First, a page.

Medellín is well-known for its urban planning efforts over the years; one of the star projects of these plans is the Medellín Metro. It first came into use in 1995, and was one of Colombia’s first mass transportation systems; to this day, it’s still the country’s only metro system
When it first opened, the metro system was welcomed by Medellín’s residents. It quickly turned into a symbol of growth and progress, and brought concrete benefits to the city. With transport between key areas becoming more efficient, so did local business and commerce. There were also positive impacts on the tourism sector; since it was now so much easier to get around the city, visitors saw it as a more appealing option for their international travels.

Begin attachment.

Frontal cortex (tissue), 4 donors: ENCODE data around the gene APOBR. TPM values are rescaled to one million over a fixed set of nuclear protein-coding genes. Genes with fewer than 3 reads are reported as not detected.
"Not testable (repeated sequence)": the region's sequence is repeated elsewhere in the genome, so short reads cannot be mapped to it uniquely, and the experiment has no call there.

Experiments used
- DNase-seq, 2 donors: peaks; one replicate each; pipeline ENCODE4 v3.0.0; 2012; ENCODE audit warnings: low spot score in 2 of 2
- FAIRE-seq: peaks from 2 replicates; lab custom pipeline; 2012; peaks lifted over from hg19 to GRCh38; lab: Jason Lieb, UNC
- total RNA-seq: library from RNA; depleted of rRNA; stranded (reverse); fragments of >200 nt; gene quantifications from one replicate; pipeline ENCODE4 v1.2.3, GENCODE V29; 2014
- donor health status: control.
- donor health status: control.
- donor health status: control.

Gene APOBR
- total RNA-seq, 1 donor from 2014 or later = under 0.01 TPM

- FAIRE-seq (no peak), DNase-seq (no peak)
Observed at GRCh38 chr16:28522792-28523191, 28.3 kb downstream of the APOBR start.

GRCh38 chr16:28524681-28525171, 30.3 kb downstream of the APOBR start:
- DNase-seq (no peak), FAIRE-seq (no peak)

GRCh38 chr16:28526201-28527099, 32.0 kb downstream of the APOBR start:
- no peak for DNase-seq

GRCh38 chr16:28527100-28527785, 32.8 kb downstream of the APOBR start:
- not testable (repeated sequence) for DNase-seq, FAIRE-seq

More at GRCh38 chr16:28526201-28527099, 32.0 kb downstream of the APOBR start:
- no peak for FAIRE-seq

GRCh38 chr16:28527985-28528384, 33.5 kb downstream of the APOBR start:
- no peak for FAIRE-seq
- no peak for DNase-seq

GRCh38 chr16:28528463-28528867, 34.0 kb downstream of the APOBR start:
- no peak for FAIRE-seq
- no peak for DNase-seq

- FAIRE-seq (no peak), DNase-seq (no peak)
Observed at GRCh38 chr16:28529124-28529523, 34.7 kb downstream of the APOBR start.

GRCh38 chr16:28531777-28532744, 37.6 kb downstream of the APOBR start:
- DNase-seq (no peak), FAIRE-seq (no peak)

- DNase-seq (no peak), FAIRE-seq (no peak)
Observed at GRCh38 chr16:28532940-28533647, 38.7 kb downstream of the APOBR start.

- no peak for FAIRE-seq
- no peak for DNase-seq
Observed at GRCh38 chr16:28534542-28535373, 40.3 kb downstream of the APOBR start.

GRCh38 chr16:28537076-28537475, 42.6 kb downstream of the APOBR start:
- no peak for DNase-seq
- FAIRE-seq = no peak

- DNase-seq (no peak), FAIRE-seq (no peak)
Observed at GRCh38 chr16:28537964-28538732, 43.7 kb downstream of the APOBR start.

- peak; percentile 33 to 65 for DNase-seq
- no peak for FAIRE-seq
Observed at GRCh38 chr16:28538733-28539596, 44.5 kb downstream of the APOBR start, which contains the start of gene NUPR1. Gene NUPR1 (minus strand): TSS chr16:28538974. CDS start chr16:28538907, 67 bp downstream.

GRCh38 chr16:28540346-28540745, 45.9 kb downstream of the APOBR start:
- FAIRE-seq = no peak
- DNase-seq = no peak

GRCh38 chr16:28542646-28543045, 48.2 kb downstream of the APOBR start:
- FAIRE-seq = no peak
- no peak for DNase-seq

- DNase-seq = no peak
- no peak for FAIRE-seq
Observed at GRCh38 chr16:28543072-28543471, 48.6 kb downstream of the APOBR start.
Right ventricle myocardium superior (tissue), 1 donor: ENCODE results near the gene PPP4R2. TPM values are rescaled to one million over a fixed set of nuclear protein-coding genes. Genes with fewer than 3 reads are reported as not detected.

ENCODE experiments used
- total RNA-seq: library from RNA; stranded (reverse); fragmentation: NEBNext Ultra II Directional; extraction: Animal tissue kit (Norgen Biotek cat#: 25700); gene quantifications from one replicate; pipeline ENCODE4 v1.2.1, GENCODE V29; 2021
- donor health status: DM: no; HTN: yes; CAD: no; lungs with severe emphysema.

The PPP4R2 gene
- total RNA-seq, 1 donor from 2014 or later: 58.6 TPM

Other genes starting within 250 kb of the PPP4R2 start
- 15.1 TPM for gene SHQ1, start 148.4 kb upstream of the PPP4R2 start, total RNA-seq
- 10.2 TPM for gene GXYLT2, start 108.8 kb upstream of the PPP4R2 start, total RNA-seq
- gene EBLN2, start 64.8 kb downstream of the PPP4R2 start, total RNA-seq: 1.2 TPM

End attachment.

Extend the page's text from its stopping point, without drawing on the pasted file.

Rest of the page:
There were also socioeconomic improvements, since the Metro passed through both wealthy and poor districts. This gave residents in the urban outskirts greater access to economic opportunities, helping lessen the gap between rich and poor neighborhoods.
There are currently two lines of the Medellín Metro. Line A is 16 miles long, and has 21 stops; Line B is 3.4 miles long, and has 7 stops. There’s also a tram line, called “Line T-A”.